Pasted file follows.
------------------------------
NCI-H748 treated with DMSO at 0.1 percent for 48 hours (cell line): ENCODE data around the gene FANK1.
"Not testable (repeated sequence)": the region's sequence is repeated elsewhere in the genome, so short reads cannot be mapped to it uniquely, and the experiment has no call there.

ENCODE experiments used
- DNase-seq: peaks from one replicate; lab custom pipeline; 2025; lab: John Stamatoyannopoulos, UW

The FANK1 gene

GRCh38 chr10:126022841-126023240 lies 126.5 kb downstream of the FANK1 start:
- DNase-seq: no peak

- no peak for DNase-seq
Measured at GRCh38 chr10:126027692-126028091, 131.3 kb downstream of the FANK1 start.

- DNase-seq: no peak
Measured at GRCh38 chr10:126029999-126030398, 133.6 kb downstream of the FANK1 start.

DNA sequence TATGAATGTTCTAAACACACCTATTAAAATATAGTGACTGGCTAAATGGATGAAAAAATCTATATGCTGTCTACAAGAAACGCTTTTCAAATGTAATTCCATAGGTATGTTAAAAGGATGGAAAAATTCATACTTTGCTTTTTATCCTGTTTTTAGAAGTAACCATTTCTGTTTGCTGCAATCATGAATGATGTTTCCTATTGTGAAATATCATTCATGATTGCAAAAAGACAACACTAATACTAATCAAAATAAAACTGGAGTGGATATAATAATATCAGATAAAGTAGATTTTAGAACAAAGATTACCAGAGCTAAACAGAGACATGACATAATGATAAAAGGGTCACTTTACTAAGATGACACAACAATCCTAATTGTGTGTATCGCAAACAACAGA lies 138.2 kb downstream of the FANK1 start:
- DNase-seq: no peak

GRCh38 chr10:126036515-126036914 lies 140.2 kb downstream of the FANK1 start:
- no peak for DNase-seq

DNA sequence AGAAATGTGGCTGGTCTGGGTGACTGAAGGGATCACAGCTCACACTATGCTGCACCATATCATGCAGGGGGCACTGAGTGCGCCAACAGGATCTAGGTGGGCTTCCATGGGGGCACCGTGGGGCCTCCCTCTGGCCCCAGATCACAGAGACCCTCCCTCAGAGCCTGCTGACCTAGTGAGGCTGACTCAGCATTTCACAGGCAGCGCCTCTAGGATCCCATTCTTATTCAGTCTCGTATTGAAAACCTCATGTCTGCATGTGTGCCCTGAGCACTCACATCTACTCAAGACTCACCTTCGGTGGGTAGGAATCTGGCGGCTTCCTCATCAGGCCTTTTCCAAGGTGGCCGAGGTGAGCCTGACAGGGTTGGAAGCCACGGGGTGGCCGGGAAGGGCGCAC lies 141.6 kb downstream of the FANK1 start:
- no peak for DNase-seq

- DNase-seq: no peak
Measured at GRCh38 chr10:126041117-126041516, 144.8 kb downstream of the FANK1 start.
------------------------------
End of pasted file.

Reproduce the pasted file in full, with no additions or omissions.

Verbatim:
NCI-H748 treated with DMSO at 0.1 percent for 48 hours (cell line): ENCODE data around the gene FANK1.
"Not testable (repeated sequence)": the region's sequence is repeated elsewhere in the genome, so short reads cannot be mapped to it uniquely, and the experiment has no call there.

ENCODE experiments used
- DNase-seq: peaks from one replicate; lab custom pipeline; 2025; lab: John Stamatoyannopoulos, UW

The FANK1 gene

GRCh38 chr10:126022841-126023240 lies 126.5 kb downstream of the FANK1 start:
- DNase-seq: no peak

- no peak for DNase-seq
Measured at GRCh38 chr10:126027692-126028091, 131.3 kb downstream of the FANK1 start.

- DNase-seq: no peak
Measured at GRCh38 chr10:126029999-126030398, 133.6 kb downstream of the FANK1 start.

DNA sequence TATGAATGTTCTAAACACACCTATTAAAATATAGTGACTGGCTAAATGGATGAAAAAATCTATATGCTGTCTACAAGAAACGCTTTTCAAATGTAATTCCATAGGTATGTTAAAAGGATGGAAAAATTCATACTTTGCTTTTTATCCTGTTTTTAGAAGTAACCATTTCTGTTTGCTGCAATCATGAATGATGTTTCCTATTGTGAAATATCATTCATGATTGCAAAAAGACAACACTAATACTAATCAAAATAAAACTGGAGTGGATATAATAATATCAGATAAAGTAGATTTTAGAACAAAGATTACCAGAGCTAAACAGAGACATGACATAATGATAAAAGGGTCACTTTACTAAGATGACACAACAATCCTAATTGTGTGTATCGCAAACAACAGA lies 138.2 kb downstream of the FANK1 start:
- DNase-seq: no peak

GRCh38 chr10:126036515-126036914 lies 140.2 kb downstream of the FANK1 start:
- no peak for DNase-seq

DNA sequence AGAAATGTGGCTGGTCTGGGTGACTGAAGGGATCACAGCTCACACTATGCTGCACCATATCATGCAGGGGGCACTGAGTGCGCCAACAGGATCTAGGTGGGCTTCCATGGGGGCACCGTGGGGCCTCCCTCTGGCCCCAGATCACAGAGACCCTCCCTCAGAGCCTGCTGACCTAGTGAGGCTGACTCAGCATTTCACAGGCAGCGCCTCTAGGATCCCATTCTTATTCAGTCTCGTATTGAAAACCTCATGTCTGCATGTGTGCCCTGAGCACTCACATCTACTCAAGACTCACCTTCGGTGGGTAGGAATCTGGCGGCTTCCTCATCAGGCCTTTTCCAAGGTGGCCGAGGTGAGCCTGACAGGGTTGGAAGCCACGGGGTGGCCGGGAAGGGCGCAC lies 141.6 kb downstream of the FANK1 start:
- no peak for DNase-seq

- DNase-seq: no peak
Measured at GRCh38 chr10:126041117-126041516, 144.8 kb downstream of the FANK1 start.